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Marshall County Health Department Mold Information

What is Mold?

Molds are forms of fungi found year round both indoors and outdoors. Outdoors, molds live in the soil, on plants, and on dead or decaying matter. Another common term for mold is mildew, even though mold and mildew are actually different kinds of fungus. Mold growth is encouraged by warm and humid conditions, although it can grow during cold weather. There are thousands of species of mold, and they can be any color. Many times, mold can be detected by a musty odor. Most fungi, including molds, produce microscopic cells called “spores” that spread easily through the air. Live spores act like seeds, forming new mold growths (colonies) with the right conditions. All of us are exposed to fungal spores daily in the air we breathe.

Should I Be Concerned with Mold in my Home?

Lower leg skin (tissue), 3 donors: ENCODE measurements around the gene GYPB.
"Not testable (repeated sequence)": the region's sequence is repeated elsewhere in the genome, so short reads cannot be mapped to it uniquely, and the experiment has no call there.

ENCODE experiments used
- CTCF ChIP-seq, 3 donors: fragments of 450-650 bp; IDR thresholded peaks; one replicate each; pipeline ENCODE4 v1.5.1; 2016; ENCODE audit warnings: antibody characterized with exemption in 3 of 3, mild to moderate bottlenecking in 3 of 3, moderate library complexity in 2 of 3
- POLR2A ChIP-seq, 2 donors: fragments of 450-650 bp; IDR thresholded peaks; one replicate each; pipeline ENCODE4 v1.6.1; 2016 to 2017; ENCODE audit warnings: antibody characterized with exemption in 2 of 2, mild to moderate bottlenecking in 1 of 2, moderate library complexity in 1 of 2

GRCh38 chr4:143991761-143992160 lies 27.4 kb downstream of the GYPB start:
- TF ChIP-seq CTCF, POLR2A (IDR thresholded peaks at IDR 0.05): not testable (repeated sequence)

Most people have no reaction when exposed to molds. Allergic reactions, similar to common pollen or animal allergies, and irritation are the most common health effects for individuals sensitive to molds. Flu-like symptoms (cough, nasal and sinus congestion, wheezing and breathing conditions, sore throat, skin and eye irritation and upper respiratory problems) and skin rash may occur. Molds may also aggravate asthma. Most symptoms are temporary and can be eliminated by correcting the mold problem.  Those with special health concerns should consult their doctor if they are concerned about mold exposure. Symptoms that may seem to occur from mold exposure may be due to other causes, such as bacterial or viral infections or other allergies.

 Common places to find mold in your home are window sills, underneath sinks, refrigerator door seals and drain pans, closets, and laundry rooms, near air conditioning systems and on basement walls.
 
Should I Test my Home for Mold?

Probably not. Looking for evidence of water damage and visible mold growth should be your first step. Testing for mold is expensive, and you should have a clear reason for doing so. In addition, there are no standards for “acceptable” levels of mold in the indoor environment. If you know you have a mold problem, it is more important to spend time and resources getting rid of the mold and solving the moisture problem causing the moldy conditions.

If you are interested in testing for mold contamination buy a home test kit, available at most home-improvement stores.

For information on mold clean up, visit the KY EPA Website